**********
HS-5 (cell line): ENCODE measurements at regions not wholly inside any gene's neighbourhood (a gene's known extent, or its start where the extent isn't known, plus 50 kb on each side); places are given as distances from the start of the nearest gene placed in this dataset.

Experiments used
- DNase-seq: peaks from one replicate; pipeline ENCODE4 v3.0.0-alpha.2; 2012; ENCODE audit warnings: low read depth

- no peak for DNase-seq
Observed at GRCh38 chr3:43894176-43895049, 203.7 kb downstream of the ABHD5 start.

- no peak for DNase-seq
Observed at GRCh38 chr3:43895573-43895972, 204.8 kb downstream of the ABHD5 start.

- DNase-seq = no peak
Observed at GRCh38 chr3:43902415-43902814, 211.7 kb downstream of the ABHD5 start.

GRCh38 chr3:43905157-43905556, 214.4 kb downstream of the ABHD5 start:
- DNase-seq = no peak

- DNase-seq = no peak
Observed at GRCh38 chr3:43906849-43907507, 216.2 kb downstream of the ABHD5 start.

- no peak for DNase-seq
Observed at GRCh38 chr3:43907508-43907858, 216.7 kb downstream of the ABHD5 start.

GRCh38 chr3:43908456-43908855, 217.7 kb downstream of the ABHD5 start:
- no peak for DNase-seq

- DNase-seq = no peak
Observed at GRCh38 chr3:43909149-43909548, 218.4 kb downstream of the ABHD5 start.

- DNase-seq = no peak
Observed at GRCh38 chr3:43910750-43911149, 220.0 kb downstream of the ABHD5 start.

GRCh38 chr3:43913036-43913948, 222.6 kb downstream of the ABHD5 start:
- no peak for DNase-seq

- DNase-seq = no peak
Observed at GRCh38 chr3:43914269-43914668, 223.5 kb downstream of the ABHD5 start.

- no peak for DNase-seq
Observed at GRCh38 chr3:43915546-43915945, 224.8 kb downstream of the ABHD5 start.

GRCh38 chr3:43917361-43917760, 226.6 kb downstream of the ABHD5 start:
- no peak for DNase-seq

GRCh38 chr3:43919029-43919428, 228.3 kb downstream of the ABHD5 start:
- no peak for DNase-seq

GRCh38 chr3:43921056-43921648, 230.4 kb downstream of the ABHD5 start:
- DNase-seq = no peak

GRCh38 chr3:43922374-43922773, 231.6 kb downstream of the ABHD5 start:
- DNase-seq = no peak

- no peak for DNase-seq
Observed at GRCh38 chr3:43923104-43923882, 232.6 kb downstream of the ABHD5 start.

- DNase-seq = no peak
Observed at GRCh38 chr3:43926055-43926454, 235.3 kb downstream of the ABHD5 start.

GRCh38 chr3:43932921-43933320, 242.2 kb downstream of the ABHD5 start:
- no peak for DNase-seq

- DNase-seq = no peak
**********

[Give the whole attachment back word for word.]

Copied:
HS-5 (cell line): ENCODE measurements at regions not wholly inside any gene's neighbourhood (a gene's known extent, or its start where the extent isn't known, plus 50 kb on each side); places are given as distances from the start of the nearest gene placed in this dataset.

Experiments used
- DNase-seq: peaks from one replicate; pipeline ENCODE4 v3.0.0-alpha.2; 2012; ENCODE audit warnings: low read depth

- no peak for DNase-seq
Observed at GRCh38 chr3:43894176-43895049, 203.7 kb downstream of the ABHD5 start.

- no peak for DNase-seq
Observed at GRCh38 chr3:43895573-43895972, 204.8 kb downstream of the ABHD5 start.

- DNase-seq = no peak
Observed at GRCh38 chr3:43902415-43902814, 211.7 kb downstream of the ABHD5 start.

GRCh38 chr3:43905157-43905556, 214.4 kb downstream of the ABHD5 start:
- DNase-seq = no peak

- DNase-seq = no peak
Observed at GRCh38 chr3:43906849-43907507, 216.2 kb downstream of the ABHD5 start.

- no peak for DNase-seq
Observed at GRCh38 chr3:43907508-43907858, 216.7 kb downstream of the ABHD5 start.

GRCh38 chr3:43908456-43908855, 217.7 kb downstream of the ABHD5 start:
- no peak for DNase-seq

- DNase-seq = no peak
Observed at GRCh38 chr3:43909149-43909548, 218.4 kb downstream of the ABHD5 start.

- DNase-seq = no peak
Observed at GRCh38 chr3:43910750-43911149, 220.0 kb downstream of the ABHD5 start.

GRCh38 chr3:43913036-43913948, 222.6 kb downstream of the ABHD5 start:
- no peak for DNase-seq

- DNase-seq = no peak
Observed at GRCh38 chr3:43914269-43914668, 223.5 kb downstream of the ABHD5 start.

- no peak for DNase-seq
Observed at GRCh38 chr3:43915546-43915945, 224.8 kb downstream of the ABHD5 start.

GRCh38 chr3:43917361-43917760, 226.6 kb downstream of the ABHD5 start:
- no peak for DNase-seq

GRCh38 chr3:43919029-43919428, 228.3 kb downstream of the ABHD5 start:
- no peak for DNase-seq

GRCh38 chr3:43921056-43921648, 230.4 kb downstream of the ABHD5 start:
- DNase-seq = no peak

GRCh38 chr3:43922374-43922773, 231.6 kb downstream of the ABHD5 start:
- DNase-seq = no peak

- no peak for DNase-seq
Observed at GRCh38 chr3:43923104-43923882, 232.6 kb downstream of the ABHD5 start.

- DNase-seq = no peak
Observed at GRCh38 chr3:43926055-43926454, 235.3 kb downstream of the ABHD5 start.

GRCh38 chr3:43932921-43933320, 242.2 kb downstream of the ABHD5 start:
- no peak for DNase-seq

- DNase-seq = no peak